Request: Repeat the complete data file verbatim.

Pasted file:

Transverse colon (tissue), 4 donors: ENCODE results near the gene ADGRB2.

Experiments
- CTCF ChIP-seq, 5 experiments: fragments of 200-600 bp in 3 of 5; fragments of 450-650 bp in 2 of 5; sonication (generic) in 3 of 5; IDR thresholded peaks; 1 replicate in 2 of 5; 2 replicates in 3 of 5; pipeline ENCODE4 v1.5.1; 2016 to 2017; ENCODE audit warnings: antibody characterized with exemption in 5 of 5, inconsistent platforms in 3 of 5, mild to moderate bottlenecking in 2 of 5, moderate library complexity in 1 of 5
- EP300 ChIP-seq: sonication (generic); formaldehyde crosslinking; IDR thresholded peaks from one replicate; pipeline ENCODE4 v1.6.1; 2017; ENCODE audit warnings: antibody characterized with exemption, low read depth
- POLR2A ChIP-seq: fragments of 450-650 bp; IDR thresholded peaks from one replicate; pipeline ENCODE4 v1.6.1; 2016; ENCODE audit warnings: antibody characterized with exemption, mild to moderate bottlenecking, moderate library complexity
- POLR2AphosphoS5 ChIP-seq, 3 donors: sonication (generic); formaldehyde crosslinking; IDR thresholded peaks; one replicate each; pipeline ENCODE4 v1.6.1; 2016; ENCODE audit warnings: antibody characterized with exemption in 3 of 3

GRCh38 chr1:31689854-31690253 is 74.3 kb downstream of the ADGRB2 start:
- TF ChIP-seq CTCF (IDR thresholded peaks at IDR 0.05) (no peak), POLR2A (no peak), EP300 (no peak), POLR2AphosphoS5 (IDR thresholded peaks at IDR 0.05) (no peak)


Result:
Transverse colon (tissue), 4 donors: ENCODE results near the gene ADGRB2.

Experiments
- CTCF ChIP-seq, 5 experiments: fragments of 200-600 bp in 3 of 5; fragments of 450-650 bp in 2 of 5; sonication (generic) in 3 of 5; IDR thresholded peaks; 1 replicate in 2 of 5; 2 replicates in 3 of 5; pipeline ENCODE4 v1.5.1; 2016 to 2017; ENCODE audit warnings: antibody characterized with exemption in 5 of 5, inconsistent platforms in 3 of 5, mild to moderate bottlenecking in 2 of 5, moderate library complexity in 1 of 5
- EP300 ChIP-seq: sonication (generic); formaldehyde crosslinking; IDR thresholded peaks from one replicate; pipeline ENCODE4 v1.6.1; 2017; ENCODE audit warnings: antibody characterized with exemption, low read depth
- POLR2A ChIP-seq: fragments of 450-650 bp; IDR thresholded peaks from one replicate; pipeline ENCODE4 v1.6.1; 2016; ENCODE audit warnings: antibody characterized with exemption, mild to moderate bottlenecking, moderate library complexity
- POLR2AphosphoS5 ChIP-seq, 3 donors: sonication (generic); formaldehyde crosslinking; IDR thresholded peaks; one replicate each; pipeline ENCODE4 v1.6.1; 2016; ENCODE audit warnings: antibody characterized with exemption in 3 of 3

GRCh38 chr1:31689854-31690253 is 74.3 kb downstream of the ADGRB2 start:
- TF ChIP-seq CTCF (IDR thresholded peaks at IDR 0.05) (no peak), POLR2A (no peak), EP300 (no peak), POLR2AphosphoS5 (IDR thresholded peaks at IDR 0.05) (no peak)